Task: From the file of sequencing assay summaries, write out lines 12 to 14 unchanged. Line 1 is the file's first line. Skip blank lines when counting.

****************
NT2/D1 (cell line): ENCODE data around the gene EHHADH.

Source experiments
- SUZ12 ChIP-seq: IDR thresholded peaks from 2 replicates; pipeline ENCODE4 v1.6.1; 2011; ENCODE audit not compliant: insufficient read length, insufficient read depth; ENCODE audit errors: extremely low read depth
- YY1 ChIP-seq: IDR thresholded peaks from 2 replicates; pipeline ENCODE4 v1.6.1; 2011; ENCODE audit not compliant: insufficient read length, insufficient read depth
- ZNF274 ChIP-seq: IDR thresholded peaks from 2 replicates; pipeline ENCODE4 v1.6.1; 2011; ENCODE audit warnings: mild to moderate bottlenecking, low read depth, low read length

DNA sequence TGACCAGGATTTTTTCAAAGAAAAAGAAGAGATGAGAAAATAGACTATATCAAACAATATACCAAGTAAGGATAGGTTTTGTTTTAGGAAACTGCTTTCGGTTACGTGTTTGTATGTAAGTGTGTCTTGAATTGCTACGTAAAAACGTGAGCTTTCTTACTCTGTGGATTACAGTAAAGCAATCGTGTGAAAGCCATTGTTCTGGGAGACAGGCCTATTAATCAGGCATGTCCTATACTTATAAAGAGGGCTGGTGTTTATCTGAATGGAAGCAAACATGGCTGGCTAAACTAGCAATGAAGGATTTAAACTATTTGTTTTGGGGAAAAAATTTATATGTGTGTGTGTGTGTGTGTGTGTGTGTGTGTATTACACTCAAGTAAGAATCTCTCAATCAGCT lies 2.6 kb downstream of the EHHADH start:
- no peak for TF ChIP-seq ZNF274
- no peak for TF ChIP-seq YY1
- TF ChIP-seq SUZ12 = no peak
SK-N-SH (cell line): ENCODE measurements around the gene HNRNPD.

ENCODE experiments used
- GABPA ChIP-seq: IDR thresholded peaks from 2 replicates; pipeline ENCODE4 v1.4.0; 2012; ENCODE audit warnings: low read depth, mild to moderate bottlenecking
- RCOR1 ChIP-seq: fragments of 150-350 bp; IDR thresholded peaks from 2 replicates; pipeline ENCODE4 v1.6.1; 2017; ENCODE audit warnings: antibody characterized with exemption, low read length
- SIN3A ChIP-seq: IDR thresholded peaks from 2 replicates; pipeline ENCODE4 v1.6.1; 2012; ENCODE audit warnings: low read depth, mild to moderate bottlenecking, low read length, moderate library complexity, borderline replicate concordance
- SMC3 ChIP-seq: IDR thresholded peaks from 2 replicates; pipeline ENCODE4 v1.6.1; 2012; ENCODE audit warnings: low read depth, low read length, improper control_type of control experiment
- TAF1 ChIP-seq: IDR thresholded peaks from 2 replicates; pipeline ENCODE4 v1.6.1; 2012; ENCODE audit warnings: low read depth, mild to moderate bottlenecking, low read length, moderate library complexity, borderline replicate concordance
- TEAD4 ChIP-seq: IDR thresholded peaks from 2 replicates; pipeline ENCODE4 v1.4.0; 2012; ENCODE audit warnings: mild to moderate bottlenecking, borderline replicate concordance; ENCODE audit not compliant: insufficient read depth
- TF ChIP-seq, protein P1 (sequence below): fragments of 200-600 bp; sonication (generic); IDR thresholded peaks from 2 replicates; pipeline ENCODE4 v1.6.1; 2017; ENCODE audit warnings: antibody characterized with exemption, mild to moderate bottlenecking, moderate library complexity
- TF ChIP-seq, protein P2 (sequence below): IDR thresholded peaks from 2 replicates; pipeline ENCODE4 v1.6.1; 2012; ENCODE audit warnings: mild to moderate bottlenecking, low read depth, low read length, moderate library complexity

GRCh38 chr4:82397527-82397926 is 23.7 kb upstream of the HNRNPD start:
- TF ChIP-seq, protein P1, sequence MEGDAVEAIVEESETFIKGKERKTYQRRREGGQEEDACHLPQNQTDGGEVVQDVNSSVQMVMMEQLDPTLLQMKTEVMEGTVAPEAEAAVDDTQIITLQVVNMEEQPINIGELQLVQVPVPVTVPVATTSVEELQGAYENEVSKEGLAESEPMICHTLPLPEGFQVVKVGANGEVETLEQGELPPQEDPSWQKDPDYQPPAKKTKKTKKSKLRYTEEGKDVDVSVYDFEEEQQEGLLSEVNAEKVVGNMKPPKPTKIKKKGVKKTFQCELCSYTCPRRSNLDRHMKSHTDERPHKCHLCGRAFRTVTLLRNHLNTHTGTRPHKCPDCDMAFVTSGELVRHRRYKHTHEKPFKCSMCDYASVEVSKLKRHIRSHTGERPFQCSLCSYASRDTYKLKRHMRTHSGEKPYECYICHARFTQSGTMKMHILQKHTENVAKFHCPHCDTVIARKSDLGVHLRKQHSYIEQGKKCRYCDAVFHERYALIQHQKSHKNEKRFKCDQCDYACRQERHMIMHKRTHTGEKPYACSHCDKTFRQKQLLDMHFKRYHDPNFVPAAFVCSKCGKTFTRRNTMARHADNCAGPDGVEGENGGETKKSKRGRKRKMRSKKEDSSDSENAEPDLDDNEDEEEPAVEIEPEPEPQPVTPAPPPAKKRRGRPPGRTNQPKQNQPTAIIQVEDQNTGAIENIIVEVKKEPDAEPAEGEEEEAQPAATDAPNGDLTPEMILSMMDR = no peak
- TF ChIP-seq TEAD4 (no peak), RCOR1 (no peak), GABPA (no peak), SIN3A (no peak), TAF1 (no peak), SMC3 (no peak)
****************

- GABPA ChIP-seq: IDR thresholded peaks from 2 replicates; pipeline ENCODE4 v1.4.0; 2012; ENCODE audit warnings: low read depth, mild to moderate bottlenecking
- RCOR1 ChIP-seq: fragments of 150-350 bp; IDR thresholded peaks from 2 replicates; pipeline ENCODE4 v1.6.1; 2017; ENCODE audit warnings: antibody characterized with exemption, low read length
- SIN3A ChIP-seq: IDR thresholded peaks from 2 replicates; pipeline ENCODE4 v1.6.1; 2012; ENCODE audit warnings: low read depth, mild to moderate bottlenecking, low read length, moderate library complexity, borderline replicate concordance